2. Transition Relief for Employer Compliance under ACA Rules Pertaining to “Applicable Large Employers”.
In the preamble to the Proposed Regulations under IRC Section 4980H (the so-called “pay-or-play” rules), the IRS has announced that employers may use a special one-time transition rule for determining whether the employer “pay-or-play” rules will apply to them for 2014. Employers failing to meet certain tests in IRC Section 4980H are subject to fairly substantial excise taxes. The IRC Section 4980H “pay-or-play” rules are potentially applicable to only those employers with 50 or more full-time and/or full-time equivalent employees. Such an employer is defined in IRC Section 4980H as an “Applicable Large Employer”. For this purpose, employees who work an average of 30 hours a week per month are deemed to be “full-time” employees.
Initially, for purposes of IRC Section 4980H, it is necessary to determine if an employer is an “Applicable Large Employer”. Although the general rule is that an employer makes this determination by looking back at its workforce over the entire preceding calendar year, a special transition rule applies just for determinations that are effective for 2014. Under this rule, the employer can make a determination of whether it is an Applicable Large Employer for 2014 by examining its workforce over any six consecutive month period in 2013 that it chooses, rather than over the entire 2013 calendar year.
And, secondly, another special transition rule comes into play for purposes of specifically identifying who will be treated as its "full-time" employees for all of 2014. This transition rule allows the employer to use a six month period as its initial "measurement period". This permits the employer to have a 2014 "stability period" of all 12 months of 2014. A plan's "stability period" is the time period not to exceed 12 months during which an employee is automatically considered a full-time employee if he is determined to have been a full-time employee during the immediately preceding "measurement period."
In a presentation at the February 7, 2013 annual joint meeting of the area Tax-Exempt and Government Entities Division Councils and Pension Liaison groups, Mireille Khoury, special counsel in the IRS Office of Chief Counsel remarked:
“Ordinarily, the rules in the proposed regulations would require employers to have equal 'look-back' and 'stability' periods. We unlinked that just for the first year” of compliance. [i.e., for 2014]. “So, for example, you can measure your employees' hours from July 1, 2013 to December 31, 2013, and apply it to the following 12-month period.” If individual employees average 30 or more hours of service a week for six months, " you just treat them as full-time for all of 2014" under the look-back and stability rules [which otherwise provide that a stability period cannot exceed the look-back period.] If their work hours make them part-time employees, "you are allowed to treat them as part time for all of 2014."
3. Delayed ACA Effective Date Fiscal Year Health Plans.
The Proposed Regulations also provide special transition rules for fiscal year health plans in effect as of December 27, 2012. In general, the employers sponsoring those plans would have until the first day of the plan year beginning after January 1, 2014, before they become subject to the "pay-or-play" rules of IRC Section 4980H. For example, a fiscal year plan ending on November 30 would not become subject to the "pay or play" rules until December 1, 2014. For calendar year health plans, the effective date of IRC Section 4980H is January 1, 2014.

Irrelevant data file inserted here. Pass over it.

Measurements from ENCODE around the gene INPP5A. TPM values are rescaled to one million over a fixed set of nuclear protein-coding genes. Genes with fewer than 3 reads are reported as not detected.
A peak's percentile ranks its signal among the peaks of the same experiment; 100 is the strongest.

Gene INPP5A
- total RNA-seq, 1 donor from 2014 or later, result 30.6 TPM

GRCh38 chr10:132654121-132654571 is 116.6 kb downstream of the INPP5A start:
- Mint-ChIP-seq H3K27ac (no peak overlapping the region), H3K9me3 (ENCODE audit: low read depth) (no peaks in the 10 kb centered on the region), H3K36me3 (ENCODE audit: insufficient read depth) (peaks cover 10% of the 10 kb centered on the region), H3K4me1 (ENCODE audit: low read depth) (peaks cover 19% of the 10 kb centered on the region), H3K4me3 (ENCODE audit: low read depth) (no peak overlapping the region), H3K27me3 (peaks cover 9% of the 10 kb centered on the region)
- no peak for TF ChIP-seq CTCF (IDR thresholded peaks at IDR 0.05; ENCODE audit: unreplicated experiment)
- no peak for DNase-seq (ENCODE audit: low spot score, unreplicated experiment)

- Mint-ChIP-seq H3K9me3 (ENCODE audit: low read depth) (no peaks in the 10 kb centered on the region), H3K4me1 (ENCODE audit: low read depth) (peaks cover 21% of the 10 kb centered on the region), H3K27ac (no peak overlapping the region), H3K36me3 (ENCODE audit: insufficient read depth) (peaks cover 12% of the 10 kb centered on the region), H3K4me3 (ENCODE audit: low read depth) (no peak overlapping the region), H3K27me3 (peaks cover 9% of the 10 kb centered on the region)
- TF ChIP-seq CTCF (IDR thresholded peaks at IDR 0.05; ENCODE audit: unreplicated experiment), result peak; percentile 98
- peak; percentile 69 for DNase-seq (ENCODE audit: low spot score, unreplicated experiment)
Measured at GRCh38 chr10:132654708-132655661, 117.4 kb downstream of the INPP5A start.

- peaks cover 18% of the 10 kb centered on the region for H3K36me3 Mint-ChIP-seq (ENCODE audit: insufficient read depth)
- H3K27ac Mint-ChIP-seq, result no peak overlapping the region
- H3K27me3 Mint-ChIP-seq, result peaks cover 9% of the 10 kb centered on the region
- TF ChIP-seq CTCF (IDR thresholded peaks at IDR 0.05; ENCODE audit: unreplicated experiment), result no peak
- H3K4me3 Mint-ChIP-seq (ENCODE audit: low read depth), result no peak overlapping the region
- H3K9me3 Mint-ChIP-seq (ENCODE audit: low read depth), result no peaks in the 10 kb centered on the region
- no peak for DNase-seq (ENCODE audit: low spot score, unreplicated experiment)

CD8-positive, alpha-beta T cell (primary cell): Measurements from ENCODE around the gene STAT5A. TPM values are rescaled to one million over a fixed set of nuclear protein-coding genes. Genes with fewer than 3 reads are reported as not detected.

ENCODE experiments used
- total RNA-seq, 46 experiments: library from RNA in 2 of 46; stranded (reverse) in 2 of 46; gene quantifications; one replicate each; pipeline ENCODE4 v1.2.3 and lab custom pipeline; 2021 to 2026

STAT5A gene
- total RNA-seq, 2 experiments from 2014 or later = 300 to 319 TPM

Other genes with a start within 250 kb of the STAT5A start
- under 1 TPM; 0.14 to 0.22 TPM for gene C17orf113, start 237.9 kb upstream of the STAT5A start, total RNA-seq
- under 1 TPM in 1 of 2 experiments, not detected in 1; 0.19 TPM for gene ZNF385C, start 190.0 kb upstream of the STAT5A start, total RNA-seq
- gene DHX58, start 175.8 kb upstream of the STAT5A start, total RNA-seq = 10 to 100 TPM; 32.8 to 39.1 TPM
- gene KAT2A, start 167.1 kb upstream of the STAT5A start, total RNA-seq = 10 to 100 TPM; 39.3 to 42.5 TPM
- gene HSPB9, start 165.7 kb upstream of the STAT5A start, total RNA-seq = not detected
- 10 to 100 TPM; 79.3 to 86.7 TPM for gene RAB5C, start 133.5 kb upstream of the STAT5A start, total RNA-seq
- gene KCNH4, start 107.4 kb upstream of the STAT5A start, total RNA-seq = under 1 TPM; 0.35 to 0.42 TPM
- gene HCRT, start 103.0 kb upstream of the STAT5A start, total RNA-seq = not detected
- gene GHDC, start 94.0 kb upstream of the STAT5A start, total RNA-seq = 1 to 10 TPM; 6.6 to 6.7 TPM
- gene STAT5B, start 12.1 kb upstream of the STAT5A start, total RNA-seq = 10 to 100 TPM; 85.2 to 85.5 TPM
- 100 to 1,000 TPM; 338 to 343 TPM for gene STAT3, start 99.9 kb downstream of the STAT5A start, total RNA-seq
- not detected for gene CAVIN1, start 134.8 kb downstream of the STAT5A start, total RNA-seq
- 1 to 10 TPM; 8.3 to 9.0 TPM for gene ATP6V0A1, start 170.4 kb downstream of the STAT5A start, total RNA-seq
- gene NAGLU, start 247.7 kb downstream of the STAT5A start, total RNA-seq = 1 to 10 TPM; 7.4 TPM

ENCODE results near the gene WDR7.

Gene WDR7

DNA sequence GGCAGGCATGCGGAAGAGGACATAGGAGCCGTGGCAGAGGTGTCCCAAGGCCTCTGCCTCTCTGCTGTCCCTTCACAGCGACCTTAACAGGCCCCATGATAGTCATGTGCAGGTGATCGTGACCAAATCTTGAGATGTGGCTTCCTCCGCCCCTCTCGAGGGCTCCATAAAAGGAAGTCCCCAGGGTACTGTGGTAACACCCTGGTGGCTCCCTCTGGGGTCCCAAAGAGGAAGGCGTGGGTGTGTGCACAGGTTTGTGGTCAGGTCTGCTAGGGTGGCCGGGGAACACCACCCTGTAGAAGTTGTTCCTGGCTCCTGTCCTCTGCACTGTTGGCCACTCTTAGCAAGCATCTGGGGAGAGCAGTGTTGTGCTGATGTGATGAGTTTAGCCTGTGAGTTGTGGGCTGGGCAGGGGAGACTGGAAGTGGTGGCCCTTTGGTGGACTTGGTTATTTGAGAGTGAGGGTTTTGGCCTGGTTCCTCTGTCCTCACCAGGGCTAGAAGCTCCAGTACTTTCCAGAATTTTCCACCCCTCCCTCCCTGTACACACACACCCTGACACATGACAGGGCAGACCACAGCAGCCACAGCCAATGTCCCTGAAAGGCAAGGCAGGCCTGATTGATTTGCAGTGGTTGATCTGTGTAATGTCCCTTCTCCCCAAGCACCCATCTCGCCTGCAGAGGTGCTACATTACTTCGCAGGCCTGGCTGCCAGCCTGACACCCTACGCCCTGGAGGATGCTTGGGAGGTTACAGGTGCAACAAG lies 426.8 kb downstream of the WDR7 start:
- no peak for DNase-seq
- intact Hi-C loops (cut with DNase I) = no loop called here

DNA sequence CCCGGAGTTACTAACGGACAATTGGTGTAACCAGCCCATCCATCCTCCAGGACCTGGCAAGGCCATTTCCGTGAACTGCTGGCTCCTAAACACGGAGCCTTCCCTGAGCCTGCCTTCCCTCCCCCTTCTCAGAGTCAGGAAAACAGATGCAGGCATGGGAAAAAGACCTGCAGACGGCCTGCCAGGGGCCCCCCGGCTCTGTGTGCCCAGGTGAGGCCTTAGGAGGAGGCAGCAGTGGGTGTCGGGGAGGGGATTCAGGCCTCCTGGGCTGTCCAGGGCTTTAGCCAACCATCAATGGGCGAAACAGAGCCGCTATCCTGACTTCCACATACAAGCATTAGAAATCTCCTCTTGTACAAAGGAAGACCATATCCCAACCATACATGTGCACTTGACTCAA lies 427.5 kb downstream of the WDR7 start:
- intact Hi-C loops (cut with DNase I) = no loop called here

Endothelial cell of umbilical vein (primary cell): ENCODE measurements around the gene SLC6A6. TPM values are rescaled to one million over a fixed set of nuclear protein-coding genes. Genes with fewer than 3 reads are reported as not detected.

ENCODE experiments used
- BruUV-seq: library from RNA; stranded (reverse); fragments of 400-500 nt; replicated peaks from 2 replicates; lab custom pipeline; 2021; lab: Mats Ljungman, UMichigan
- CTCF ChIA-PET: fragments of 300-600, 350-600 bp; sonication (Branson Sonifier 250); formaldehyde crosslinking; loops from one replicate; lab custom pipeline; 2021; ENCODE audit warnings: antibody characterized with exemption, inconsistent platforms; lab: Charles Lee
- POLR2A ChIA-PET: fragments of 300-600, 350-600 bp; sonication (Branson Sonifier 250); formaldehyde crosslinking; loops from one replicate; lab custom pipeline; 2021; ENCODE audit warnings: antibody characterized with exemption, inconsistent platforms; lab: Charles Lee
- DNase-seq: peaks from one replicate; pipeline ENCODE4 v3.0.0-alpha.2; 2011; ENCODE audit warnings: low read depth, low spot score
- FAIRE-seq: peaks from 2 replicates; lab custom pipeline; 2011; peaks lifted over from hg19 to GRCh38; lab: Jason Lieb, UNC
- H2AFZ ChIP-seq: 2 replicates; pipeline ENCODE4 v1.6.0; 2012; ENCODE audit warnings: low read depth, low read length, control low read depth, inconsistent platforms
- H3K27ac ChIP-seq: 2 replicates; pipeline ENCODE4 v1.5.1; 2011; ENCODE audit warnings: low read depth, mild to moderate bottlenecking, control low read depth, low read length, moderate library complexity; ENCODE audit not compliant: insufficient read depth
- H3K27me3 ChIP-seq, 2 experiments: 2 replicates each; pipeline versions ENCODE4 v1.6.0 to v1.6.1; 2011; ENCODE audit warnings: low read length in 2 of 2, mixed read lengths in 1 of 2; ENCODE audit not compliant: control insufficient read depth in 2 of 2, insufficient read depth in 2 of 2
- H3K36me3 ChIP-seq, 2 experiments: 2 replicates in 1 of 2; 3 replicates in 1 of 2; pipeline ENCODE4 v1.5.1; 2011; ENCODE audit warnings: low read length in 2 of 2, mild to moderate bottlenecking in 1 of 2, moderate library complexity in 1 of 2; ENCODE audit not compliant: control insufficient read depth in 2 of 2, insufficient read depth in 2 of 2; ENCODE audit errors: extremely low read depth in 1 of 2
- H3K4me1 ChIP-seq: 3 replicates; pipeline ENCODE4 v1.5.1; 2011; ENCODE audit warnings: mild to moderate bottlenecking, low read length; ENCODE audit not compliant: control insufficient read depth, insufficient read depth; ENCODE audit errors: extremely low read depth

4. Special Transition Rule for Identification of “Dependents” for IRC Section 4980H Purposes.
The somewhat harsh excise tax imposed under the “pay or play” rules of IRC Section 4980H generally becomes effective if an employer's group health plan does not provide affordable coverage to at least 95% of the employer's full-time employees (and their “dependents”). For this purpose, the Proposed Regulations define “dependents” as “an employee's child who is under 26 years of age”. Thus, an offer of coverage to an employee's spouse is not required for purposes of Section 4980H. But, for purposes of applying IRC Section 4980H for 2014 only, the Proposed Regulations provide that "any employer that takes steps during the plan year that begins in 2014 toward satisfying the IRC Section 4980H provisions relating to the offer of coverage to "full-time" employees' dependents will not be liable for any assessable payment under Section 4980H solely on account of a failure to offer coverage to the dependents for that plan year".
LATE BREAKING UPDATE:
A new Gallup poll released on February 22, 2013 reveals that the number of Americans getting employer-sponsored health insurance is at the lowest point since 2008. The percentage of people getting health care through their employer in 2012 was 44.5%, which is just slightly lower than was the case in 2011, but approximately 5% lower than in 2008. These statistics are more dramatic given the fact that the U.S. economy added almost 1.8 million jobs in 2012. This trend may continue since many employee benefit professionals have argued that employers' decisions to terminate or scale back their group health plans is an unintended consequence of ACA that could adversely affect those employees who want to continue receiving their health care coverage under these plans. It should be noted that estimates on just what ACA will do to employer-based health coverage vary widely. But the consulting firm of McKinsey & Company stated 30% of the respondents surveyed by them will "definitely" or "probably" stop offering employer-sponsored health insurance to their employees after 2014. UHY will continue to monitor further developments in the implementation of ACA.
For additional information regarding this topic, please contact your local UHY LLP professional.
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